Impeachment charges against Hannibal councilman dismissed by judge

Franke 3rd Ward Hannibal

Stephan Franke

HANNIBAL, Mo. — Marion County Associate Judge John J. Jackson granted on Friday a motion to dismiss impeachment charges against Stephan Franke, who represents the Third Ward on the Hannibal City Council.

Jackson was appointed to preside over the impeachment proceedings after Hannibal Municipal Court Judge Donald M. Bastian recused himself in October 2022. 

Articles of impeachment were filed by Mayor James Hark against Franke in January 2022. Hark accused Franke of grabbing City Manager Lisa Peck and City Clerk Angel Zerbonia “in a non-consensual manner,” causing pain to the city manager. He cited Section 18.08(g) of the Hannibal City Charter that provides for immediate suspension of an official upon the filing of any impeachment charge.

Franke filed a civil suit May 20, 2022, against the City of Hannibal, Hark, Zerbonia, Bastian and five members of the Hannibal City Council — Charles Phillips, Mike Dobson, Darrell McCoy, Colin Welch and Jeffery Veach.

Tenth Judicial Circuit Presiding Judge Rachel L. Bringer Shepherd then ruled June 27, 2022, that the City of Hannibal violated Franke’s constitutional right of due process when it suspended him in January.

Bringer said in her order that home rule charter cities have the right to conduct impeachment proceedings against elected officials. She also noted Section 18.08(f) of the Hannibal City Charter says, “The rules of criminal procedure shall apply throughout the (impeachment) hearing.”

Shepherd wrote that provision referred to the Missouri Rules of Criminal Procedure, which provides for many protections for the accused in a hearing, including (but not limited to) the right to subpoena witnesses, the order of trial, discovery and the duty of the judge to provide written instructions to the jury.

Joe Bednar, an attorney with the Jefferson City firm of Spencer Fane LLP, said Hannibal city officials had not allowed Franke to examine many public documents, emails or texts, or interview potential witnesses against him. Shepherd ruled that was improper.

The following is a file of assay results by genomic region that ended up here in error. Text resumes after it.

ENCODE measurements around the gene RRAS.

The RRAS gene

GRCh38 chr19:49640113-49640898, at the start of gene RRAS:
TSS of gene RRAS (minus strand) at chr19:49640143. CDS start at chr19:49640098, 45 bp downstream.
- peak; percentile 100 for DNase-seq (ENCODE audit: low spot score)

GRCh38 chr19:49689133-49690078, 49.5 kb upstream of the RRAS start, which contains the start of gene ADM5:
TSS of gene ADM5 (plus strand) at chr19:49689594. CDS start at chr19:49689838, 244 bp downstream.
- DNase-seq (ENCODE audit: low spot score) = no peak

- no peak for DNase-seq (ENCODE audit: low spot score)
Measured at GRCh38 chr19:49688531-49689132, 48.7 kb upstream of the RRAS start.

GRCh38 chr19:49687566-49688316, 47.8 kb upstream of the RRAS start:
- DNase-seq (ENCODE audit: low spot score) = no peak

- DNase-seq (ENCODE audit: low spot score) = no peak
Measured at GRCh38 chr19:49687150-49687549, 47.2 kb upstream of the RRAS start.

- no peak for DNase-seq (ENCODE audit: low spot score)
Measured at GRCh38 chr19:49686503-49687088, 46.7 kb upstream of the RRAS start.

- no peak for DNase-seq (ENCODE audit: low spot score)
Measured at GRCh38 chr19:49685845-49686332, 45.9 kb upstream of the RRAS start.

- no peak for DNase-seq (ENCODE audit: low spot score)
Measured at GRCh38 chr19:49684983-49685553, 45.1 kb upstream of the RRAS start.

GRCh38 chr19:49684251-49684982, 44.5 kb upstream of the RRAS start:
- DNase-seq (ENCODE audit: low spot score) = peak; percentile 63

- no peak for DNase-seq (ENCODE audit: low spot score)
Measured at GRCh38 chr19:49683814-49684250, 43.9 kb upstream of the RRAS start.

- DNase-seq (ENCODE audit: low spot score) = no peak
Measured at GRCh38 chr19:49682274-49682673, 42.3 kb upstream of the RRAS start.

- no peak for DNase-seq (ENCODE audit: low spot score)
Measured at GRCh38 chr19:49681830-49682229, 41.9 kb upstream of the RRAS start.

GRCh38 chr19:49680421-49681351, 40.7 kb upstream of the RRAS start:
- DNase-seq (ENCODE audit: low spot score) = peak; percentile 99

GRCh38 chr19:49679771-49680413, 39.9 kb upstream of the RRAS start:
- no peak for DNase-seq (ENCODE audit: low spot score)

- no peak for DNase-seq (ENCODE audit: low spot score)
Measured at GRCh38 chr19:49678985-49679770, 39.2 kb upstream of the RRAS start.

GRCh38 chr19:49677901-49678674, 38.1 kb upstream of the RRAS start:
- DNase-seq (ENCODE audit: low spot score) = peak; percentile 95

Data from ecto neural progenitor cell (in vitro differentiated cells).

Franke’s motion to dismiss, filed April 14 by Bednar, stated, “The City of Hannibal willfully failed to comply with the City Charter’s requirement to follow the rules of criminal procedure, as well as Judge Rachel Bringer Shepherd’s order to comply with Missouri Rules of Criminal Procedure in the impeachment process.”

The motion said city officials did not comply with court orders this year on Jan. 4, Jan. 12 and Feb. 17, requiring discovery and procedural orders to comply with the Missouri Rules of Criminal Procedure. Franke also said they did not fulfill his request for discovery filed on February 11, 2022. 

Franke argued in his motion that the city refused to produce required records from all potential witnesses of an incident identified in an email from Zerbonia, which Franke said was written by Special Prosecutor Nicole Volkert. The email advised Hannibal City Council, Hark, Peck and various department heads that Franke had a right to request text messages from their phones or emails from their business or personal email account. The email stated they had a duty to preserve the records for at least three years. 

Franke’s motion cited a failure by the city to keep Zerbonia’s phone in working condition so it could be searched for text messages related to his impeachment. Zerbonia is currently on paid administrative leave from employment with the city because of accusations of a hostile workplace. 

Franke’s motion also said First Ward council member Darrell McCoy, a potential juror at the impeachment hearing, refused to produce his phone for examination, claiming he did have text messages regarding Franke’s impeachment.

Neil Maune, another attorney for Franke, argued McCoy’s statement was contradicted by the text thread that was produced by Mayor Hark in which McCoy and Hark were discussing the case, which was provided prior to his response to Zerbonia. 

Jackson ruled the city’s failure to comply with the rules of criminal procedure was willful. The case was dismissed with prejudice, which restricts the city from refiling the case.

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